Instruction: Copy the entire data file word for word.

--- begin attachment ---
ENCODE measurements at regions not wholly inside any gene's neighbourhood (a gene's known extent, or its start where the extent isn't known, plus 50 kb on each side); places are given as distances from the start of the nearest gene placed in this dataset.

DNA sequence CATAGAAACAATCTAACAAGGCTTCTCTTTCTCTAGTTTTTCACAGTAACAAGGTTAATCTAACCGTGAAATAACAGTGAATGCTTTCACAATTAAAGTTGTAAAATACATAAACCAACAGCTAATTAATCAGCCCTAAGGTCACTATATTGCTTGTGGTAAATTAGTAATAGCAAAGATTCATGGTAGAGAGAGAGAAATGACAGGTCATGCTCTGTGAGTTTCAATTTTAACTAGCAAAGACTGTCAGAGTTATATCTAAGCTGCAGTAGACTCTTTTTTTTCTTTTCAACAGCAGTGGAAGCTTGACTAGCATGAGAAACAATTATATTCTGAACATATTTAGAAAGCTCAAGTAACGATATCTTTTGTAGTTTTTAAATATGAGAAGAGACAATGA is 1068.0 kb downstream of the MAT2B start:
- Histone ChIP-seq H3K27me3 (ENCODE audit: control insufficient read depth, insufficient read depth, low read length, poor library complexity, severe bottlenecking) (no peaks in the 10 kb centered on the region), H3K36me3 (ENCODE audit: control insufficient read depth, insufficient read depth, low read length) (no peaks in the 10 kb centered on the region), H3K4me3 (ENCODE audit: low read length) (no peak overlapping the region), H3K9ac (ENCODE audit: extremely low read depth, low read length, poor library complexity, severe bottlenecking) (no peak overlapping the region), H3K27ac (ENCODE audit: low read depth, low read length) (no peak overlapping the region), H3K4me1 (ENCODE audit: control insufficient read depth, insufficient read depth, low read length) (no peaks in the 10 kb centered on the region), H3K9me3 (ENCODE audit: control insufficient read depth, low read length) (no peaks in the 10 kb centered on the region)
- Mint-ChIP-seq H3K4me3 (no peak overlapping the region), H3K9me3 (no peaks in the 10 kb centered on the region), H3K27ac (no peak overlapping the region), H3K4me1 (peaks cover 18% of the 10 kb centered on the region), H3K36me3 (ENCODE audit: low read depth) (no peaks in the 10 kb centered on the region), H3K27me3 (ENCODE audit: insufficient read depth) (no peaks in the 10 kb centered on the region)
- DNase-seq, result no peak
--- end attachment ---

ENCODE measurements at regions not wholly inside any gene's neighbourhood (a gene's known extent, or its start where the extent isn't known, plus 50 kb on each side); places are given as distances from the start of the nearest gene placed in this dataset.

DNA sequence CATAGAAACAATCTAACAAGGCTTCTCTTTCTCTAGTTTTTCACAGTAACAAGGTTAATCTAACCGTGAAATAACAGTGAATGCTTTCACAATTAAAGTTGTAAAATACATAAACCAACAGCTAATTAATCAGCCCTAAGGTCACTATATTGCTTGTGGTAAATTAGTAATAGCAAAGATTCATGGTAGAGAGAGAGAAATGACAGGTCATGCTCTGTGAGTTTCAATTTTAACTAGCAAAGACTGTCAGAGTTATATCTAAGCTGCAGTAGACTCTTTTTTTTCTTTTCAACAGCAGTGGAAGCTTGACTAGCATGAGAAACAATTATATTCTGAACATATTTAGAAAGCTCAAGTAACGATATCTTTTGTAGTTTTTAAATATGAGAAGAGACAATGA is 1068.0 kb downstream of the MAT2B start:
- Histone ChIP-seq H3K27me3 (ENCODE audit: control insufficient read depth, insufficient read depth, low read length, poor library complexity, severe bottlenecking) (no peaks in the 10 kb centered on the region), H3K36me3 (ENCODE audit: control insufficient read depth, insufficient read depth, low read length) (no peaks in the 10 kb centered on the region), H3K4me3 (ENCODE audit: low read length) (no peak overlapping the region), H3K9ac (ENCODE audit: extremely low read depth, low read length, poor library complexity, severe bottlenecking) (no peak overlapping the region), H3K27ac (ENCODE audit: low read depth, low read length) (no peak overlapping the region), H3K4me1 (ENCODE audit: control insufficient read depth, insufficient read depth, low read length) (no peaks in the 10 kb centered on the region), H3K9me3 (ENCODE audit: control insufficient read depth, low read length) (no peaks in the 10 kb centered on the region)
- Mint-ChIP-seq H3K4me3 (no peak overlapping the region), H3K9me3 (no peaks in the 10 kb centered on the region), H3K27ac (no peak overlapping the region), H3K4me1 (peaks cover 18% of the 10 kb centered on the region), H3K36me3 (ENCODE audit: low read depth) (no peaks in the 10 kb centered on the region), H3K27me3 (ENCODE audit: insufficient read depth) (no peaks in the 10 kb centered on the region)
- DNase-seq, result no peak